In The Wall Street Journal’s The Weekend Interview, alumnus Matt Zeller ’04 discussed the plight of Iraqi and Afghan interpreters who helped Americans during our nation’s engagement in those countries and who now find themselves in great danger in their own countries. The article detailed the non-profit organization Zeller created, No One Left Behind, to get these individuals and their families moved and settled safely in this country. As a veteran who served in Afghanistan and whose life was saved by his own interpreter, he views interpreters as fellow veterans.

Titled “Operation Lost in Translation - What do we owe the Iraqi and Afghan ‘terps’ who fought with us in Iraq and Afghanistan? This Army vet is trying to save their lives,” the story was published in the Journal’s May 23 weekend issue. According to the article, Zeller enlisted in the National Guard and signed up for ROTC to become an officer. After graduating from Hamilton, “he studied Arabic at the University of Chicago and was then poached by the CIA. But in 2008 his National Guard unit was deploying to Afghanistan, and the Army claimed him back.”

A 2008 decision by Congress granted special visas to the interpreters and translators who put their own lives at risk to serve American troops but the process can be rife with bureaucratic hurdles. Although No One Left Behind is primarily engaged in assisting interpreters and their families with resettlement, occasionally, it provides advocacy to Congress that has proven essential in securing the necessary visas to bring these translators to America. In July, Zeller and his organization convinced Congress to unanimously pass an additional 1,000 visas for Afghan translators.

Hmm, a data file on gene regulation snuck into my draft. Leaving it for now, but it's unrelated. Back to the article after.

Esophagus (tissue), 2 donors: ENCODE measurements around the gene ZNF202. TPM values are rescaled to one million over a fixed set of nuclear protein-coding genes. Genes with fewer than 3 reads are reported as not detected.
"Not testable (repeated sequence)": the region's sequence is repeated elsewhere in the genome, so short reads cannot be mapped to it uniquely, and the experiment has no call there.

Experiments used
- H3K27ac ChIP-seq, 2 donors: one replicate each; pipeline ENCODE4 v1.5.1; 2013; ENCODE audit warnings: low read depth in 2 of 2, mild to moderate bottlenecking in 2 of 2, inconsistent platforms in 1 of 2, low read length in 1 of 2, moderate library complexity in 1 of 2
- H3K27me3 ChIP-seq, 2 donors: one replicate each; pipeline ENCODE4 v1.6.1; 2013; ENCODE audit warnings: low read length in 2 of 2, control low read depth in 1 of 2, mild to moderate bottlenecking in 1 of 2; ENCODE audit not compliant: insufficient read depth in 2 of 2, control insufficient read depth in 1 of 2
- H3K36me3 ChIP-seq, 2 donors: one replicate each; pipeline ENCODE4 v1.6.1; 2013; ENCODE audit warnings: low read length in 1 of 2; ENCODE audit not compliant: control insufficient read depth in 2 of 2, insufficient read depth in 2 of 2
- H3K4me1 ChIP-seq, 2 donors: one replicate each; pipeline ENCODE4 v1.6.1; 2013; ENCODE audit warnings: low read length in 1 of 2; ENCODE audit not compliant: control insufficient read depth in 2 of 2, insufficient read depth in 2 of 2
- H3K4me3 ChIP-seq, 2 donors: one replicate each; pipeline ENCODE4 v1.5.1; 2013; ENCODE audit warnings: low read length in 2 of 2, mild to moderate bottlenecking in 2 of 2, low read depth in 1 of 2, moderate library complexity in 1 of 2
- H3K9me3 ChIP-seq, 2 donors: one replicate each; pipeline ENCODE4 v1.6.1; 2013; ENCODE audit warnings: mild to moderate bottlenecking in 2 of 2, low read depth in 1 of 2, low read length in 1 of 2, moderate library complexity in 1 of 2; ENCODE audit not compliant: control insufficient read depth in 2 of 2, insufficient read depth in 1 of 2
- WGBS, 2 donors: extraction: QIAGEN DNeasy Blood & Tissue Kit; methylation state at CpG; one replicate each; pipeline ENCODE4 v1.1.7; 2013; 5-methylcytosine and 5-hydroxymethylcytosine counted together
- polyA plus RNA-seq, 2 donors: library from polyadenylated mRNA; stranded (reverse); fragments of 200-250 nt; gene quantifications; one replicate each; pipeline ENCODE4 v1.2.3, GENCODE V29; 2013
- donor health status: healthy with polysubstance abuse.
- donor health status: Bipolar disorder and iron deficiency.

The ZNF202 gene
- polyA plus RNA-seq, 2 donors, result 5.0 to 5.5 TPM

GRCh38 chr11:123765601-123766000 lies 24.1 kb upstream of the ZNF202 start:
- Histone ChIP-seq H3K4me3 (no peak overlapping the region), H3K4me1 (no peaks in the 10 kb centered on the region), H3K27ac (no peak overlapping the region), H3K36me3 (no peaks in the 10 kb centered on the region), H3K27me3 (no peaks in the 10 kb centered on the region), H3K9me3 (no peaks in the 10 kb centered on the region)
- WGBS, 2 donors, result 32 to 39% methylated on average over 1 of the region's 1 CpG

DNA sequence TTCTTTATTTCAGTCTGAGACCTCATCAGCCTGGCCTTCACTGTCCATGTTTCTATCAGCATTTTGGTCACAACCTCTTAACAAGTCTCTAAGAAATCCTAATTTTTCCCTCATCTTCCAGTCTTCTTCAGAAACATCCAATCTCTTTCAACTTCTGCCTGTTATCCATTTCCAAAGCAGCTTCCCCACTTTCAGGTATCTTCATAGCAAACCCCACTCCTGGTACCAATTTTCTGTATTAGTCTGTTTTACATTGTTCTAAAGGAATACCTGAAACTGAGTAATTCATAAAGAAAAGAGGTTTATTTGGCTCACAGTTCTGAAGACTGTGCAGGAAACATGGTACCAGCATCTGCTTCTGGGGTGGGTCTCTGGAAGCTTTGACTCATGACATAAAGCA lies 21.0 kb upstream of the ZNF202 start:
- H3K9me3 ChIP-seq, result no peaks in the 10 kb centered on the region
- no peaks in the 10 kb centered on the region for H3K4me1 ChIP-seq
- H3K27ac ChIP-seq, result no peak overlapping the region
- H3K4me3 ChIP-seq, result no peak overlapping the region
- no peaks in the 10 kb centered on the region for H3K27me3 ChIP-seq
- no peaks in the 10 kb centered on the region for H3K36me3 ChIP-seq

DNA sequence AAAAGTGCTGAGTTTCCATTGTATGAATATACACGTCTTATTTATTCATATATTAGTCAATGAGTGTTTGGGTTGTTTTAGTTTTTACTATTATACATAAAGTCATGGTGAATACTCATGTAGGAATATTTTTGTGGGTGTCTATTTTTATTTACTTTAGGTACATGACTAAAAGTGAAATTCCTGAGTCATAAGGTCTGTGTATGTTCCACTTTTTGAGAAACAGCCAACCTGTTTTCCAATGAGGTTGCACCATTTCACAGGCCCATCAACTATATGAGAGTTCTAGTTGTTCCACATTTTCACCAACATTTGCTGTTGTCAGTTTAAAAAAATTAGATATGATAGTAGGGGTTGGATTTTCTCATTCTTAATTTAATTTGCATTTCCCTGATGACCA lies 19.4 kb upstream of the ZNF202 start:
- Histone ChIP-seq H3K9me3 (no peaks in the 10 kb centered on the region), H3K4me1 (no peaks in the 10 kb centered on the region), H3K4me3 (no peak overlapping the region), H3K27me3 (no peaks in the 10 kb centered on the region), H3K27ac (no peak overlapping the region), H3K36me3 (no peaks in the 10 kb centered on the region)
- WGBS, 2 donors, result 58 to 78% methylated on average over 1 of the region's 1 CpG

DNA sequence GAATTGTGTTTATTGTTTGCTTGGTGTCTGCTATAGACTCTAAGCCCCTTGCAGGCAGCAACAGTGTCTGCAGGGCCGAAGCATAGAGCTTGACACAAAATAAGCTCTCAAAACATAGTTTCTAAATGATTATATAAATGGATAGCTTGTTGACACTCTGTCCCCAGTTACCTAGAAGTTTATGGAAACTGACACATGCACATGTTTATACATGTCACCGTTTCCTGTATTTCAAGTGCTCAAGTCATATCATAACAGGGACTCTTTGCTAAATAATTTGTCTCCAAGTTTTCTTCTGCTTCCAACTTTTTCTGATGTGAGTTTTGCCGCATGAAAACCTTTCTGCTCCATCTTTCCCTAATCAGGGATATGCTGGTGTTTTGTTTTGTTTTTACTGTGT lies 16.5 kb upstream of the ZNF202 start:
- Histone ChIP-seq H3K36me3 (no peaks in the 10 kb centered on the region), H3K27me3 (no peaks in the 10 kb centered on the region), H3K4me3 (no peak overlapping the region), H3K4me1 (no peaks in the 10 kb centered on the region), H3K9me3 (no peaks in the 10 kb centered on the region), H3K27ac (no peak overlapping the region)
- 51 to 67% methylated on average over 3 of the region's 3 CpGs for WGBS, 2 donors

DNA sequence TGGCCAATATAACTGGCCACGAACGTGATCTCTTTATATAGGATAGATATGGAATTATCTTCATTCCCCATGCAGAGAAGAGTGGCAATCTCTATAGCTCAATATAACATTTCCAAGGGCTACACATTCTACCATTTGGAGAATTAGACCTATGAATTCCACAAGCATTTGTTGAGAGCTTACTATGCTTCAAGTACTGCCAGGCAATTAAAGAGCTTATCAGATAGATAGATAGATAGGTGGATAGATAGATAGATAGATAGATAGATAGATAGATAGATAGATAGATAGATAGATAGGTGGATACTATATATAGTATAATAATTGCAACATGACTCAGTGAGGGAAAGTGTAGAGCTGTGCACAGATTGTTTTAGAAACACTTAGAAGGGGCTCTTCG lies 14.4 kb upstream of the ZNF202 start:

The primary thrust of the organization is divided in three areas. Operation Welcome Home “meets the instant needs of an interpreter family: a place to live while they get on their feet. ... The second is Operation Got Your Back, which helps these Iraqi and Afghan families with jobs and assimilation. … The last is Operation Lost in Translation. This is designed to reunite the translators and interpreters with the military vets they served with. “

According to the article, “In scarcely a year and a half, No One Left Behind has helped 24 terps [interpreters] get their visas approved and 456 others, which includes family members, resettle here.” But as word of the foundation grows, there also come more pleas for help. “And it’s always the same: My family is in danger because I worked for the Americans. Please help us get out before it’s too late.”

Related stories: How to Win the War on Terror, Matt Zeller '04 to Discuss Experience in Afghanistan, and Panel Debates Current Situation in Afghanistan.



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